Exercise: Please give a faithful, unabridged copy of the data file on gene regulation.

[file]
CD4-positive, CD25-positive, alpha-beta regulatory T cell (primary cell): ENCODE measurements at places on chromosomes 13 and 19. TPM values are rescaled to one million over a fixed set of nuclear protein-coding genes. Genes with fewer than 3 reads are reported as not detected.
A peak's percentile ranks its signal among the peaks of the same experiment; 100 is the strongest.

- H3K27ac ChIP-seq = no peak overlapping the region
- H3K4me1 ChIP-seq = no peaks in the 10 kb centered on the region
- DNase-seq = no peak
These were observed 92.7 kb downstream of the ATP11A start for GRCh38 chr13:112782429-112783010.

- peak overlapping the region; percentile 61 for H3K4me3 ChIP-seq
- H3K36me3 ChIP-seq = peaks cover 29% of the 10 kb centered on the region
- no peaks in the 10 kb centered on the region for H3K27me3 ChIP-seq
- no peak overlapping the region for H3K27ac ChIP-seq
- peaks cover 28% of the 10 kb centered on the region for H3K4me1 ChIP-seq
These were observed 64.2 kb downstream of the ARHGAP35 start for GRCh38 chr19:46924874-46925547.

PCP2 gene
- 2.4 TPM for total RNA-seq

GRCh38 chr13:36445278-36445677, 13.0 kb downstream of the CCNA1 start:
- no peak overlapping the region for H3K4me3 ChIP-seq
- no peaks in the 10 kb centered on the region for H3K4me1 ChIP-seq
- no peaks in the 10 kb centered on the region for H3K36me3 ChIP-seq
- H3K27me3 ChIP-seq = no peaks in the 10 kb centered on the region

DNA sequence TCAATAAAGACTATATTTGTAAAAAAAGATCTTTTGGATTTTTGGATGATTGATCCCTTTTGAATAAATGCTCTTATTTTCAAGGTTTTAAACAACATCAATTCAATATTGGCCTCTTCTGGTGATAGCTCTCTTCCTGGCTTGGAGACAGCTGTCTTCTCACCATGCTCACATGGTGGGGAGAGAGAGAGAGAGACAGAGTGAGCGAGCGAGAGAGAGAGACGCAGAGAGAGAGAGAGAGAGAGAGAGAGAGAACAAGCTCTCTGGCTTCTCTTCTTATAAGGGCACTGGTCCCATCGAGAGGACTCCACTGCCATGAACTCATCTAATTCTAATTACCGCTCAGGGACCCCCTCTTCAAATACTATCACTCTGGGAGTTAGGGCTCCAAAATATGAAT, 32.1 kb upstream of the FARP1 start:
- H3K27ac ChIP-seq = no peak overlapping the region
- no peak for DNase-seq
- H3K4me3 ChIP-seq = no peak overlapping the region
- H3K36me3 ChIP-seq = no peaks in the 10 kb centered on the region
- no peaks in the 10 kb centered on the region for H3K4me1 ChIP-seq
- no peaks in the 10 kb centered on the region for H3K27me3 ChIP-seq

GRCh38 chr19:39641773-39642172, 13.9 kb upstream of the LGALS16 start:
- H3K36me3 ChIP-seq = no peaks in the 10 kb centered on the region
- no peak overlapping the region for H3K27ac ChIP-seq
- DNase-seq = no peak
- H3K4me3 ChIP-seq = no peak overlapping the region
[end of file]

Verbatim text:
CD4-positive, CD25-positive, alpha-beta regulatory T cell (primary cell): ENCODE measurements at places on chromosomes 13 and 19. TPM values are rescaled to one million over a fixed set of nuclear protein-coding genes. Genes with fewer than 3 reads are reported as not detected.
A peak's percentile ranks its signal among the peaks of the same experiment; 100 is the strongest.

- H3K27ac ChIP-seq = no peak overlapping the region
- H3K4me1 ChIP-seq = no peaks in the 10 kb centered on the region
- DNase-seq = no peak
These were observed 92.7 kb downstream of the ATP11A start for GRCh38 chr13:112782429-112783010.

- peak overlapping the region; percentile 61 for H3K4me3 ChIP-seq
- H3K36me3 ChIP-seq = peaks cover 29% of the 10 kb centered on the region
- no peaks in the 10 kb centered on the region for H3K27me3 ChIP-seq
- no peak overlapping the region for H3K27ac ChIP-seq
- peaks cover 28% of the 10 kb centered on the region for H3K4me1 ChIP-seq
These were observed 64.2 kb downstream of the ARHGAP35 start for GRCh38 chr19:46924874-46925547.

PCP2 gene
- 2.4 TPM for total RNA-seq

GRCh38 chr13:36445278-36445677, 13.0 kb downstream of the CCNA1 start:
- no peak overlapping the region for H3K4me3 ChIP-seq
- no peaks in the 10 kb centered on the region for H3K4me1 ChIP-seq
- no peaks in the 10 kb centered on the region for H3K36me3 ChIP-seq
- H3K27me3 ChIP-seq = no peaks in the 10 kb centered on the region

DNA sequence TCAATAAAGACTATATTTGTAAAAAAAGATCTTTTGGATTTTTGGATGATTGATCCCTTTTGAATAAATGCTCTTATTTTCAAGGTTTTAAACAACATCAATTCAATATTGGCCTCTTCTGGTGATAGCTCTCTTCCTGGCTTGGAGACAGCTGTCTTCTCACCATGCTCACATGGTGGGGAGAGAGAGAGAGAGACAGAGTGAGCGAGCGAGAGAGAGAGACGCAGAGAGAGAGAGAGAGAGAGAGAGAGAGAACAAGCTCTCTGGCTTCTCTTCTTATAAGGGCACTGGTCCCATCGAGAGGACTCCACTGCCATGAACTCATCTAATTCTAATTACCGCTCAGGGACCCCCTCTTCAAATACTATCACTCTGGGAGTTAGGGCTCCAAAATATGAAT, 32.1 kb upstream of the FARP1 start:
- H3K27ac ChIP-seq = no peak overlapping the region
- no peak for DNase-seq
- H3K4me3 ChIP-seq = no peak overlapping the region
- H3K36me3 ChIP-seq = no peaks in the 10 kb centered on the region
- no peaks in the 10 kb centered on the region for H3K4me1 ChIP-seq
- no peaks in the 10 kb centered on the region for H3K27me3 ChIP-seq

GRCh38 chr19:39641773-39642172, 13.9 kb upstream of the LGALS16 start:
- H3K36me3 ChIP-seq = no peaks in the 10 kb centered on the region
- no peak overlapping the region for H3K27ac ChIP-seq
- DNase-seq = no peak
- H3K4me3 ChIP-seq = no peak overlapping the region